GarCo stance on air quality rules debated

Several Garfield County residents on Monday called on county commissioners to toughen their stance on proposed new state rules regarding air pollution from oil and gas development.

The state Air Quality Control Commission is scheduled to consider stricter rules late next month.

County commissioners have questioned the costs versus benefits of taking a statewide, blanket approach to emissions limits when problems with ozone are mostly limited to the Front Range.

Kirby Wynn, the county’s oil and gas liaison, told commissioners Monday that the state air-quality regulators are telling him the county has never had an issue in terms of approaching violation levels for ozone.

He also said levels of oil and gas air pollutants such as benzene have decreased since 2008. Wynn said that according to the state, the decreases have not been because of the slowdown in drilling, since they involve sources that stay in place for decades, but instead have been because of industry advances in technology and regulations that already have been implemented.

“It’s just good to see that there’s been some positive effect,” he said.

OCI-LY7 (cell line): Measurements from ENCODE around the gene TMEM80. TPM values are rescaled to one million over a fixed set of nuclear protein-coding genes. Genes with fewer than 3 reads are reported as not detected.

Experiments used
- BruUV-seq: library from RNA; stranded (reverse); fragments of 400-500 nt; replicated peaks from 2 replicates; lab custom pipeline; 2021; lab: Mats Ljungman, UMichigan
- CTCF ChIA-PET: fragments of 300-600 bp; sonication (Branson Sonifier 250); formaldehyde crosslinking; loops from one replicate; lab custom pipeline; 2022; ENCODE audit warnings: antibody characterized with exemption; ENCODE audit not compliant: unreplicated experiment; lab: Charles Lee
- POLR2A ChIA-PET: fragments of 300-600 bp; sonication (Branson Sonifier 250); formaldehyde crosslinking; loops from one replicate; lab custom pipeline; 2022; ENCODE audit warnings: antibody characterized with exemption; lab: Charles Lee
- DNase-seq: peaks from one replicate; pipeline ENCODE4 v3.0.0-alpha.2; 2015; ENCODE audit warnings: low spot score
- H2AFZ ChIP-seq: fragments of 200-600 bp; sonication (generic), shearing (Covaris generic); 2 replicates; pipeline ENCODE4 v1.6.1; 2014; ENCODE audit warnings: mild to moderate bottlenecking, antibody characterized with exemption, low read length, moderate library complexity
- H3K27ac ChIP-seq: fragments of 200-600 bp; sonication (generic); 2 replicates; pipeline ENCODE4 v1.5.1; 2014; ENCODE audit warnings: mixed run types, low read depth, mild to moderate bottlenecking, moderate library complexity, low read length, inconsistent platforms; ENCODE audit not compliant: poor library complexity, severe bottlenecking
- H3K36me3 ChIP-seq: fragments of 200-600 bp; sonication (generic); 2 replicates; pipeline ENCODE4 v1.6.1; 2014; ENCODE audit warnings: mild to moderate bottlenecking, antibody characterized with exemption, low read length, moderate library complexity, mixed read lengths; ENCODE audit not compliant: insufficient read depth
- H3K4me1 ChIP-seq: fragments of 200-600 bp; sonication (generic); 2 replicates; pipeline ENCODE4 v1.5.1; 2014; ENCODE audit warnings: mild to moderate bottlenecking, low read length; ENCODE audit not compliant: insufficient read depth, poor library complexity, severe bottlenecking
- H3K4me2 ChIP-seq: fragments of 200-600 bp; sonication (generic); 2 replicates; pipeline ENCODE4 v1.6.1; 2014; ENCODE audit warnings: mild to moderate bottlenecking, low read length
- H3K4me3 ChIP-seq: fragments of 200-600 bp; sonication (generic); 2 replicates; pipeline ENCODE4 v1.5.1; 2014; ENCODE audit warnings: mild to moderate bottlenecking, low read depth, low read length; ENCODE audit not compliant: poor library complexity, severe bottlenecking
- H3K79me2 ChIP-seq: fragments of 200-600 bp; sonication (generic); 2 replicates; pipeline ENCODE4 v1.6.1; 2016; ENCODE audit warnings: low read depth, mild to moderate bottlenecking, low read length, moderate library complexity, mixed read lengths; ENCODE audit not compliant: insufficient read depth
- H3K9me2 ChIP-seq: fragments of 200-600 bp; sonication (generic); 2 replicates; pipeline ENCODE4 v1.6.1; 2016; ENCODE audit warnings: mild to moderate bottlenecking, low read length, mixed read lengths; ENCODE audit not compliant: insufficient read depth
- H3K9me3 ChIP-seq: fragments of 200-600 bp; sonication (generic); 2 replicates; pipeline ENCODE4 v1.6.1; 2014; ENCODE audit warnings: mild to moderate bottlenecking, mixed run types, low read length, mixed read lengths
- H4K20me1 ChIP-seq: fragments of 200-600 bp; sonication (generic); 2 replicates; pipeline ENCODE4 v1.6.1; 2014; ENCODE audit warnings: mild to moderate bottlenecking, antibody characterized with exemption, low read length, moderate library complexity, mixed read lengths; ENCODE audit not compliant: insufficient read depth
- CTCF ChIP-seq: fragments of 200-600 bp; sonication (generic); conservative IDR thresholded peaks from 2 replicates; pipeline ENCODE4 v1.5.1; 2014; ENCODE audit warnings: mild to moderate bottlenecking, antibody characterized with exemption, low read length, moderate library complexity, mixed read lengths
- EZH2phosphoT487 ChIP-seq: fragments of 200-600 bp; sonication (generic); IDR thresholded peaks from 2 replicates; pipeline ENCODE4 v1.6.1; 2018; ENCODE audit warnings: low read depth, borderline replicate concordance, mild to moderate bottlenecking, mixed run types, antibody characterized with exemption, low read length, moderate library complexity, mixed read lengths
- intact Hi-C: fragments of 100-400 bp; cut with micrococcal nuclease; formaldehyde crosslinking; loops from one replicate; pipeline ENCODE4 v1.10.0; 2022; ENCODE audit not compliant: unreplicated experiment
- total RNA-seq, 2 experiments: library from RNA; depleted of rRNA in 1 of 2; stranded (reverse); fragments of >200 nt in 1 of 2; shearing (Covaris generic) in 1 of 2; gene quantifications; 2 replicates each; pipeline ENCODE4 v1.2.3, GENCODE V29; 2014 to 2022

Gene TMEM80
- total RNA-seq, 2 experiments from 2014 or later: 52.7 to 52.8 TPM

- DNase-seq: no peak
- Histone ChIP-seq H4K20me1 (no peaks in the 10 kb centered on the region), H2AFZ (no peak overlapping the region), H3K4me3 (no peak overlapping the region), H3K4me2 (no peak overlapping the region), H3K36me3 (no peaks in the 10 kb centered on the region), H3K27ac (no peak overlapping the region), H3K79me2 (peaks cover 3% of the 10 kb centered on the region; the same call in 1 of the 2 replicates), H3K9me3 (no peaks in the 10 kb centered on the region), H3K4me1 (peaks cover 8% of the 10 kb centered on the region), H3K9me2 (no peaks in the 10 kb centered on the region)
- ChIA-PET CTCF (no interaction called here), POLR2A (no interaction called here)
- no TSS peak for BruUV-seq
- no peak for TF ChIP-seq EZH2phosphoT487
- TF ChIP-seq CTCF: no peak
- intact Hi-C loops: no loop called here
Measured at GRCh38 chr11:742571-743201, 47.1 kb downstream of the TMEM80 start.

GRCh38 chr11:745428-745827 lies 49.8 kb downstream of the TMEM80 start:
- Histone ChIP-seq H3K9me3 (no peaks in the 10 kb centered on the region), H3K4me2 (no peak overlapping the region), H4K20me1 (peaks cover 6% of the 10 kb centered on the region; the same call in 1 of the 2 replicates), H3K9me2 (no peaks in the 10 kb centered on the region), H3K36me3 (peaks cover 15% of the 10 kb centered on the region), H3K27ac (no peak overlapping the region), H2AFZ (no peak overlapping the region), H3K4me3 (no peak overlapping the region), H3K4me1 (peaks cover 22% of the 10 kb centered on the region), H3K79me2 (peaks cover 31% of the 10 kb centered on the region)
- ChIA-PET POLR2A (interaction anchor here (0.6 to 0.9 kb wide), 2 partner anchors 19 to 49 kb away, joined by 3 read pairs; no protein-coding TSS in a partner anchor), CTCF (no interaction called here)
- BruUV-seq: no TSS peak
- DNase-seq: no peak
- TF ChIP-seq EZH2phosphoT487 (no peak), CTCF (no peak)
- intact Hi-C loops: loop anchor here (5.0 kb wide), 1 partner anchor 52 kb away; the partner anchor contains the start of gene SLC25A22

But Bob Arrington of Battlement Mesa said that although ozone levels in the county haven’t exceeded the federal 75 parts-per-billion threshold regularly enough to put it in violation, ozone has been above that level. He also noted that consideration is being given to reducing that threshold, which some other counties have set at 65 ppb or less.

Leslie Robinson, president of the Grand Valley Citizens Alliance, said it’s better to address the problem before it reaches the point where an auto emissions inspection program is required.

Robinson also said that even if the county isn’t in violation, its oil and gas emissions can contribute to problems elsewhere.

“We would like to remind you that air knows no boundaries,” she said.

Arrington also questioned whether air pollution is actually decreasing in the county, pointing to what he said are visible clouds of pollutants in the western part of the county.

“It is not the same as it was when I used to go fishing up here by a long shot,” said Arrington, who’s now a retiree.

County commissioners are still planning to work on more detailed comments on the proposed rules. Meanwhile, Commissioner Mike Samson said commissioners are concerned about air quality and have spent a lot of money monitoring pollution. And Commissioner Tom Jankovsky pointed to the benefit that has resulted from the increasing use of natural gas rather than coal in power plants.

“This industry has provided huge improvements to the quality of air in this nation,” he said.


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